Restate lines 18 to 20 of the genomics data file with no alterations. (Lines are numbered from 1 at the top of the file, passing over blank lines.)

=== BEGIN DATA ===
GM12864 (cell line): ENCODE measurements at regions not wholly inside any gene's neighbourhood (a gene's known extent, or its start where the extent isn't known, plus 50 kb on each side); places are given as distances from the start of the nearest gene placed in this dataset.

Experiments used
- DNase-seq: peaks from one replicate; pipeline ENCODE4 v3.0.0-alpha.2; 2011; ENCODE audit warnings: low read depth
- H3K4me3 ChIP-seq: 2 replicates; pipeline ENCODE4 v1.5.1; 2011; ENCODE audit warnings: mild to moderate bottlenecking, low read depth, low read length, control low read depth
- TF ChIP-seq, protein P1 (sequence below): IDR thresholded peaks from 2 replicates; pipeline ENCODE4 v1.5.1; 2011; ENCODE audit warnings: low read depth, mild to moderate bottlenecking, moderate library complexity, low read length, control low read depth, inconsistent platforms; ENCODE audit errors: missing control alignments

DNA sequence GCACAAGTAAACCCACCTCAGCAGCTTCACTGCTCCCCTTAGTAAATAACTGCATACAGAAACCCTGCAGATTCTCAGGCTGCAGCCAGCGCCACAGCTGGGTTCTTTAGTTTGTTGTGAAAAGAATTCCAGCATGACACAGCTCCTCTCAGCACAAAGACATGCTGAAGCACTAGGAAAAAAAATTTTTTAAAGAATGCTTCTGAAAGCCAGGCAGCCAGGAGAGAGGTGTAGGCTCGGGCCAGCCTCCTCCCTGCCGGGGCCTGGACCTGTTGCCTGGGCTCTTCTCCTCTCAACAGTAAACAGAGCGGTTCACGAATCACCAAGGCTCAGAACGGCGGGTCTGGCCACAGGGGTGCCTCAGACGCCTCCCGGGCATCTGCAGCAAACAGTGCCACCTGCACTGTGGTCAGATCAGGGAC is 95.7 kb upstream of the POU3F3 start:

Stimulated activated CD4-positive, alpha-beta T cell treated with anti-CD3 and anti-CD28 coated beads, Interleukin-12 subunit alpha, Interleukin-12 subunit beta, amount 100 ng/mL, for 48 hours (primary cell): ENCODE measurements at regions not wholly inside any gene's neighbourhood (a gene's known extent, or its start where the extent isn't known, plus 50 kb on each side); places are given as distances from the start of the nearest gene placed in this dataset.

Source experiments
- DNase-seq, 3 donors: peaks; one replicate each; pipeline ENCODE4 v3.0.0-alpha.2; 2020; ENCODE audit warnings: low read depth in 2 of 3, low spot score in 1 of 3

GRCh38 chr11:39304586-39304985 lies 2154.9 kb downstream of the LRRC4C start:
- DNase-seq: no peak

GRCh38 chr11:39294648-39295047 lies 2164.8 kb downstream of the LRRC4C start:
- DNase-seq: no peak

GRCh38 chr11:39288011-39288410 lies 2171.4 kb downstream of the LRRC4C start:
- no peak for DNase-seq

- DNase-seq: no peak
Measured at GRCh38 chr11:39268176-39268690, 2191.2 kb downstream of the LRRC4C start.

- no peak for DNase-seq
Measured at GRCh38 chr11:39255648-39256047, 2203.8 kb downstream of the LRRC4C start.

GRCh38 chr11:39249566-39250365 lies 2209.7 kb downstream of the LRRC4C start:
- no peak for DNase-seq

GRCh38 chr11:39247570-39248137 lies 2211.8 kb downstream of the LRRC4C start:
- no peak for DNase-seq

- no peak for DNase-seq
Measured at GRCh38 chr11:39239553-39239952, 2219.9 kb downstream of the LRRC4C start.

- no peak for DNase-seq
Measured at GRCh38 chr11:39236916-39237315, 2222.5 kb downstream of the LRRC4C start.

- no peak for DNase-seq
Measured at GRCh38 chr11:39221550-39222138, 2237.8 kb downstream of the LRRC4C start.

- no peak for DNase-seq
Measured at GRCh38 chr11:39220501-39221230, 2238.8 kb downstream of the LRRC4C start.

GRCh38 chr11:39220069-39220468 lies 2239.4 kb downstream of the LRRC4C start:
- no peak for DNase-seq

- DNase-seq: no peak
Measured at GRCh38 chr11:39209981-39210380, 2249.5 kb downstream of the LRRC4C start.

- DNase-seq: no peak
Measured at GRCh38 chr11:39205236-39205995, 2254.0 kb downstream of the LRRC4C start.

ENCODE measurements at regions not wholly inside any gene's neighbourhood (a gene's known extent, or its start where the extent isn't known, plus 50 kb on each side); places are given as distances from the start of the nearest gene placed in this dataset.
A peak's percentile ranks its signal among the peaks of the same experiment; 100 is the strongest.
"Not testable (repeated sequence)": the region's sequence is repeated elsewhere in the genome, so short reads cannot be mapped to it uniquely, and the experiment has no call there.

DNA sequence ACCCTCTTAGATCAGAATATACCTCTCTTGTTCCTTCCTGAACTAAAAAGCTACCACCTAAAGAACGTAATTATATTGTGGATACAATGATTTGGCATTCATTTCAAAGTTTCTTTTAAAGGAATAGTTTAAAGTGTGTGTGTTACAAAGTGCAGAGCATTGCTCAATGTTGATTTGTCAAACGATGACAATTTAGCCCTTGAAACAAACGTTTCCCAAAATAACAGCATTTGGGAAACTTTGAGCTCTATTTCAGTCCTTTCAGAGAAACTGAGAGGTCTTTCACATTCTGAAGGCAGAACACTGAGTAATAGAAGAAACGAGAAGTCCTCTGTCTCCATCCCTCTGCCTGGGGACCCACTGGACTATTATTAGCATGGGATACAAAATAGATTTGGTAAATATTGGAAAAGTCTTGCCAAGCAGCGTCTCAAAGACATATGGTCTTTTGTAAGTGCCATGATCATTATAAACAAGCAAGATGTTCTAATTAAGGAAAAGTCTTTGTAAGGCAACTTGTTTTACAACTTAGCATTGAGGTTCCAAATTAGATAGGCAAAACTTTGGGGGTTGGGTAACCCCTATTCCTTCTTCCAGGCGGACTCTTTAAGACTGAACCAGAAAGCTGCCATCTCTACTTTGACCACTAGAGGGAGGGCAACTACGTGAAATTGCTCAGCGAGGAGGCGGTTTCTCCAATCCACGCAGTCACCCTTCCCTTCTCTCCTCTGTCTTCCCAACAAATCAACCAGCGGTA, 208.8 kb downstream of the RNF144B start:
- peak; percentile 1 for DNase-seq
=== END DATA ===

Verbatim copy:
- no peak for DNase-seq
Measured at GRCh38 chr11:39255648-39256047, 2203.8 kb downstream of the LRRC4C start.

GRCh38 chr11:39249566-39250365 lies 2209.7 kb downstream of the LRRC4C start: